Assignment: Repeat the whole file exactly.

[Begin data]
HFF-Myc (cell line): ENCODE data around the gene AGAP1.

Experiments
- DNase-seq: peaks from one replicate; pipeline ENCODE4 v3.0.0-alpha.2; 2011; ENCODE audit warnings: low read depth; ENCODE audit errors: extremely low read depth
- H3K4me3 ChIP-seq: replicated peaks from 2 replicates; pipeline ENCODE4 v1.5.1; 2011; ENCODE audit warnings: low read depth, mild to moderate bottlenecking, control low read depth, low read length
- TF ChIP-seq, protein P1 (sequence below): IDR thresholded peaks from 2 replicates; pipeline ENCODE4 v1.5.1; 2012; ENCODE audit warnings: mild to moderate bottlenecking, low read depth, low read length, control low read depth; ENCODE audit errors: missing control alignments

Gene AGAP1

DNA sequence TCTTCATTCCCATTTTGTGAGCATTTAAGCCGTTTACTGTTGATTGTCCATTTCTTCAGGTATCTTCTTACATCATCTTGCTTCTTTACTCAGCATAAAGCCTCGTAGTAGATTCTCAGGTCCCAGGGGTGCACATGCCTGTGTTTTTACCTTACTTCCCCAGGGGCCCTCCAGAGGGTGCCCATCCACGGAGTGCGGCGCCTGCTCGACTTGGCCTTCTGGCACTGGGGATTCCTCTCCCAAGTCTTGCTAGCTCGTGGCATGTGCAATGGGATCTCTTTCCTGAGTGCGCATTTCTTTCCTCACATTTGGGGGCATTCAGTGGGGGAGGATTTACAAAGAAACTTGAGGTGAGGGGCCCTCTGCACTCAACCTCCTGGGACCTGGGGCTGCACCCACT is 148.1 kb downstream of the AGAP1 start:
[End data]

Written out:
HFF-Myc (cell line): ENCODE data around the gene AGAP1.

Experiments
- DNase-seq: peaks from one replicate; pipeline ENCODE4 v3.0.0-alpha.2; 2011; ENCODE audit warnings: low read depth; ENCODE audit errors: extremely low read depth
- H3K4me3 ChIP-seq: replicated peaks from 2 replicates; pipeline ENCODE4 v1.5.1; 2011; ENCODE audit warnings: low read depth, mild to moderate bottlenecking, control low read depth, low read length
- TF ChIP-seq, protein P1 (sequence below): IDR thresholded peaks from 2 replicates; pipeline ENCODE4 v1.5.1; 2012; ENCODE audit warnings: mild to moderate bottlenecking, low read depth, low read length, control low read depth; ENCODE audit errors: missing control alignments

Gene AGAP1

DNA sequence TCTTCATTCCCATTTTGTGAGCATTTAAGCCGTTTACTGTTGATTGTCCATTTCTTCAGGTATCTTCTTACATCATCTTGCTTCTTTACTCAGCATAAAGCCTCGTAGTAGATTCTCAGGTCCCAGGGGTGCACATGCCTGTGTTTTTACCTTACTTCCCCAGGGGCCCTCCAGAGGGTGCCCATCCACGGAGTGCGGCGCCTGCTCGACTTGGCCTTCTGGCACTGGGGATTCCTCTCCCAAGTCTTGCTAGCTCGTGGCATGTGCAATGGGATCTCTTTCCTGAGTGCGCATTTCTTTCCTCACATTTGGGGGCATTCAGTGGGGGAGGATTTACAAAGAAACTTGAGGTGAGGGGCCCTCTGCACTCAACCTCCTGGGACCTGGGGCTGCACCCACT is 148.1 kb downstream of the AGAP1 start: